TADA
home
Assignment 2: Patterns & Compression

For this second assignment you will have to choose one topic from the list below, read the articles, and hand in a report that critically discusses this material and answers the assignment questions. Reports should summarise the key aspects, but more importantly, should include original and critical thought that show you have acquired a meta level understanding of the topic – plain summaries will not suffice. All sources you use should be appropriately referenced, any text you quote should be clearly identified as such. The expected length of a report is 5 pages, but there is no limit. The deadline is June 5th at 14:00 Saarbrücken standard-time. You are free to hand in earlier.

For the topic of your assignment, choose one of the following:

  1. Sounds... familiar...

    Clustering is one of the key tasks in data mining. The task is easy: group things that are similar. Formally defining a meaningful measure for similarity is not so simple, as we typically have no idea what we are looking for, and even less of an idea of how things may be similar in the data we have. As a result there exist godzillian many similarity measures and clustering algorithms — each of which is claimed to somehow being much much 'better' than anything that already existed.

    Cilibrasi and Vitanyi define the ultimate clustering using Kolmogorov complexity [1] and it can be approximated using off-the-shelf compression algorithms: you only need to use a data compression algorithm that suits your data. Is the framework they propose as powerful as they claim? Does this make sense at all? Why and when (not)? Are there any hidden assumptions? Can you think of examples where this framework would not be so easy to apply, or not work at all?

    Read [2]. What is the novelty of this paper w.r.t [1]? Are there key differences in the scores? What are the implications? How would you rate the novelty of this paper, what would you say is the key contribution?

    (Bonus) In a follow-up paper [3] Cilibrasi and Vitanyi propose to use Google as a `compression algorithm'. Does this make sense? Argue why (not).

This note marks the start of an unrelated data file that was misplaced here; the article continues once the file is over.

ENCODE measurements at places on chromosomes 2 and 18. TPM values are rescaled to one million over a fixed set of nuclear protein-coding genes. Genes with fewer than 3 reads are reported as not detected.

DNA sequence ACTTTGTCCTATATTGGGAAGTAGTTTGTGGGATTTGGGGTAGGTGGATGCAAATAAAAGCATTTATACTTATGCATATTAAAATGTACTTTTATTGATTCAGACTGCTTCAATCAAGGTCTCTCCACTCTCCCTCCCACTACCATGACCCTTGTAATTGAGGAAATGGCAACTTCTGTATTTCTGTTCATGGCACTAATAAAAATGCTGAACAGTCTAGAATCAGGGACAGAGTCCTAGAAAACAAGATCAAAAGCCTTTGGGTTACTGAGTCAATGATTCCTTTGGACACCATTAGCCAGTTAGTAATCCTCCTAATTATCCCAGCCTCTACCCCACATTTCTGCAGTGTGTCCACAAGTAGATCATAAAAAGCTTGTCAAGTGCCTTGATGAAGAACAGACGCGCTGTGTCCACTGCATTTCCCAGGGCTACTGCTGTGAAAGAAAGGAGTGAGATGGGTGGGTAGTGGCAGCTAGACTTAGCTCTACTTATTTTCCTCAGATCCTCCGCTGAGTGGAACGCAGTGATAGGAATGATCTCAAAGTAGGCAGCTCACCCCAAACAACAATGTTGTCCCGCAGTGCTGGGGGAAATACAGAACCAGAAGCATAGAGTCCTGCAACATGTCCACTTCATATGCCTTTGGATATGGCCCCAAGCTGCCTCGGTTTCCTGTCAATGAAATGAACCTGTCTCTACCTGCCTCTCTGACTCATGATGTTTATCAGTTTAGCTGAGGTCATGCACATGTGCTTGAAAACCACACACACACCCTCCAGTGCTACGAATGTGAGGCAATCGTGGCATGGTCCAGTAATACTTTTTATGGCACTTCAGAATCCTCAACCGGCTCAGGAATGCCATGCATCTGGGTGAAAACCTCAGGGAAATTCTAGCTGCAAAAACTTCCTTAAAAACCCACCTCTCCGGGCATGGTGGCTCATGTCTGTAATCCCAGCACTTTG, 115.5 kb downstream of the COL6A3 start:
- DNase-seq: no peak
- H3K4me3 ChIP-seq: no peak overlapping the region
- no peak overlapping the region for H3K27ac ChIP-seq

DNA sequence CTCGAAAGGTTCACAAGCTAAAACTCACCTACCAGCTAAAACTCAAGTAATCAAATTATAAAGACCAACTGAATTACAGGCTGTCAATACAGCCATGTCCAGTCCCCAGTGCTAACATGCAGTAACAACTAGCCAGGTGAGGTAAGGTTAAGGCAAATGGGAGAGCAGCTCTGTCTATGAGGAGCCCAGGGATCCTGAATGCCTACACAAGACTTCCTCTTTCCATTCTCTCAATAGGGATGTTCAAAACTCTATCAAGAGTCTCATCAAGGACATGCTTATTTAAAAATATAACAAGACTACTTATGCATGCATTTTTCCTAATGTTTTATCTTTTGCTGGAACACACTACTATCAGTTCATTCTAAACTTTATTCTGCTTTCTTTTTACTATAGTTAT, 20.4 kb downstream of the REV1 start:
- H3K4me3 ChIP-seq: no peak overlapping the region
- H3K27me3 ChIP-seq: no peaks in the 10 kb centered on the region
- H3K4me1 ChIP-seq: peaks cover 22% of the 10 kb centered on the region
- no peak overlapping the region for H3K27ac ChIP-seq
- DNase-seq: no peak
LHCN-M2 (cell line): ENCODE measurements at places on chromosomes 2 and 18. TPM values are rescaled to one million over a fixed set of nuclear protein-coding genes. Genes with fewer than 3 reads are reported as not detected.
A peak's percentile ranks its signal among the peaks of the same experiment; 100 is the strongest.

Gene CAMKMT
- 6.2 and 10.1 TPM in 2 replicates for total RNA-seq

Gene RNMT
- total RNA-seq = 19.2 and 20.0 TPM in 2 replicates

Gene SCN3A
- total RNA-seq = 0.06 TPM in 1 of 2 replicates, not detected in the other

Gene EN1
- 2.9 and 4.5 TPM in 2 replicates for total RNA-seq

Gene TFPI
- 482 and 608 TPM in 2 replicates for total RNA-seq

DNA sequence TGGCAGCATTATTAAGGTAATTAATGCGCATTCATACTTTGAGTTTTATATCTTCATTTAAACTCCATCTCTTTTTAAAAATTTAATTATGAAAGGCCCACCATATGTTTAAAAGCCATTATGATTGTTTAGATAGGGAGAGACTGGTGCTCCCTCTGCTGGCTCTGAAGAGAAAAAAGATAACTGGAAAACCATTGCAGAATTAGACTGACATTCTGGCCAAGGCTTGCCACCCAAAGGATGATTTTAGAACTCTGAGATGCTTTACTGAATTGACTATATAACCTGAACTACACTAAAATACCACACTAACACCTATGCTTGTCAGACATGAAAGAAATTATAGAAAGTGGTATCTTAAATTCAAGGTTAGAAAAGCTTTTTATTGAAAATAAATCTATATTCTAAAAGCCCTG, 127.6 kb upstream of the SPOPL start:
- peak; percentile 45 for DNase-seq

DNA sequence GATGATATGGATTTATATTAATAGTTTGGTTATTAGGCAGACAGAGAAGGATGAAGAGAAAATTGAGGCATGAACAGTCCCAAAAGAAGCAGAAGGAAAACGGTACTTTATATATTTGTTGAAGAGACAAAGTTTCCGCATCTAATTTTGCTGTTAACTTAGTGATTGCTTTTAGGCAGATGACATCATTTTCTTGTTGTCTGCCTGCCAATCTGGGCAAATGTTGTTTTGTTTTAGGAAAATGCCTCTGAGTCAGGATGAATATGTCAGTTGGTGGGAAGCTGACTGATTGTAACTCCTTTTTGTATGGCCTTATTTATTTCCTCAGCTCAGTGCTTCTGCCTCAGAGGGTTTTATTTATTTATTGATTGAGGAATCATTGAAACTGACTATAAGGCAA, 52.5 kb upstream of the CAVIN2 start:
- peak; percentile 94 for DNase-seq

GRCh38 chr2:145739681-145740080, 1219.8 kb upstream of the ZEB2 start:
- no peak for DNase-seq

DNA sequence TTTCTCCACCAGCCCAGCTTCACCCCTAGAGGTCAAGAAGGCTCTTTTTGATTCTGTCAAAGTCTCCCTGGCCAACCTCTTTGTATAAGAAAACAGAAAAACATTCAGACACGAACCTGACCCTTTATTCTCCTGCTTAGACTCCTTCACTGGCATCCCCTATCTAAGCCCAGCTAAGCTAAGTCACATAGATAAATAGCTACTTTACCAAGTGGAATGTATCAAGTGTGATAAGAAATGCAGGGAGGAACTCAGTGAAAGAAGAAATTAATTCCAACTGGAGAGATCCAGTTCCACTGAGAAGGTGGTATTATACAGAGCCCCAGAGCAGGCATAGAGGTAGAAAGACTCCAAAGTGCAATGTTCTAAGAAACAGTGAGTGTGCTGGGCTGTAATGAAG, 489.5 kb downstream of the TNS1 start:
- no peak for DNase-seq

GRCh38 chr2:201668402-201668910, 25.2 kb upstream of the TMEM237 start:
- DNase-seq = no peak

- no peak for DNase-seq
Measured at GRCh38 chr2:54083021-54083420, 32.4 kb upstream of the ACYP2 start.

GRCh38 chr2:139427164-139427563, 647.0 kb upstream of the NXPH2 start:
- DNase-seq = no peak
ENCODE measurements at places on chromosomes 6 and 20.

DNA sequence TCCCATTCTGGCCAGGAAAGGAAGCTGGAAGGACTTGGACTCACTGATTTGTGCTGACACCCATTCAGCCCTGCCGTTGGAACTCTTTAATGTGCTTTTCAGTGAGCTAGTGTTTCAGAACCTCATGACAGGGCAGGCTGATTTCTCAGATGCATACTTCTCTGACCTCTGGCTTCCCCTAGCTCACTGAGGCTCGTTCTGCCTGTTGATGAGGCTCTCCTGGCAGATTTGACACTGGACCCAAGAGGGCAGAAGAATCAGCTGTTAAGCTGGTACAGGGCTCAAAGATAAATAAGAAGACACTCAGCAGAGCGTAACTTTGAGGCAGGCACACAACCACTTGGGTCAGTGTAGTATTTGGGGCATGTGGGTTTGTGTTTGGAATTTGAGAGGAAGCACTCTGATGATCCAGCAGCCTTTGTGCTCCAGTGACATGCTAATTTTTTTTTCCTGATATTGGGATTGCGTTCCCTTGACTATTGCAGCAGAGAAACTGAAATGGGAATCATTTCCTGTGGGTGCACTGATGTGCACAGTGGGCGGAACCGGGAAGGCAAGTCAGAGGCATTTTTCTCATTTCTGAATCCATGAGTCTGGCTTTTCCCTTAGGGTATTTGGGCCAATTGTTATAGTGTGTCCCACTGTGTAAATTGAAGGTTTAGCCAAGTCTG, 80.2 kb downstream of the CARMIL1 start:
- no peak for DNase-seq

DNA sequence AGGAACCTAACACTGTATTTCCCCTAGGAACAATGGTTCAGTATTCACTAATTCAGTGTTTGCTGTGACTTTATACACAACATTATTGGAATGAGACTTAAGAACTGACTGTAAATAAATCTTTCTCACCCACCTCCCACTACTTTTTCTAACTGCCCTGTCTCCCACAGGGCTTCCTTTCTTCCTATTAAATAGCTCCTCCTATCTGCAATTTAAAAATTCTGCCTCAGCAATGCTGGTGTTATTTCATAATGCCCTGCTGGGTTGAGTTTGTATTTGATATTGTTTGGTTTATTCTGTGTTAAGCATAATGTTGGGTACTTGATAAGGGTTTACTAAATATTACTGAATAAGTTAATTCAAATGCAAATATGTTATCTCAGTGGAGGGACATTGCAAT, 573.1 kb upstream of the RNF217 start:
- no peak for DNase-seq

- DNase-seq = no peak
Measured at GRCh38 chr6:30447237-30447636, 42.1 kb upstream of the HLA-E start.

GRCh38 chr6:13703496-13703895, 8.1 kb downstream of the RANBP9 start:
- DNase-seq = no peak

2. What's loss got to do with it?

    The Minimum Description Length (MDL) principle [4]. states that for meaningful inference from data your encoding should be lossless and efficient. That is, you should be able to completely reconstruct your data, and the encoding you use should not waste any bits. Why would loss be bad? What are the pitfalls (if any) for the 'generalized' MDL proposed by Lakshmanan et al. [5]?

    Many authors claiming to use MDL do in fact not use a lossless encoding nor an efficient encoding. Read Lucchese et al. [6] Closely investigate the encoding they use. Reason about the effect of the choices made in the encoding, what this means for the results and whether these correspond with the overall goals. If you find deficiencies, try to propose improvements.

    (Bonus) Read Chakrabarti et al. [7]. Is their encoding lossless? Why (not)? Propose improvements.

    Although [4] gives sufficient details and insight for this assignment, the full tutorial is also available to those who want to know more about MDL [8].

  3. Look, Mom, no hands! — Hard

    One of the advantages of using Minimum Description Length (MDL) [4] is that it allows to define parameter-free methods [9]. Some people go as far as claiming this is the future of data mining [10] as it allows for true exploratory data mining. Is this so? Where did the parameters go, and what about any assumptions? Is MDL a magic wand? What if we do not like what MDL says is the best? Discuss critically.

  4. So Significant, So Interesting

    Initially, frequency was thought to be a good measure for the interestingness of a pattern – you want to know what has been sold often, after all. After realising that the resulting set of patterns was more often than not enormous in size, as well as extremely redundant, research attention shifted to find better measure of interestingness. A natural approach then seemed to only report those patterns for which the frequency is significant with regard to some background model. Unsurprisingly, this turned out to be much harder than expected.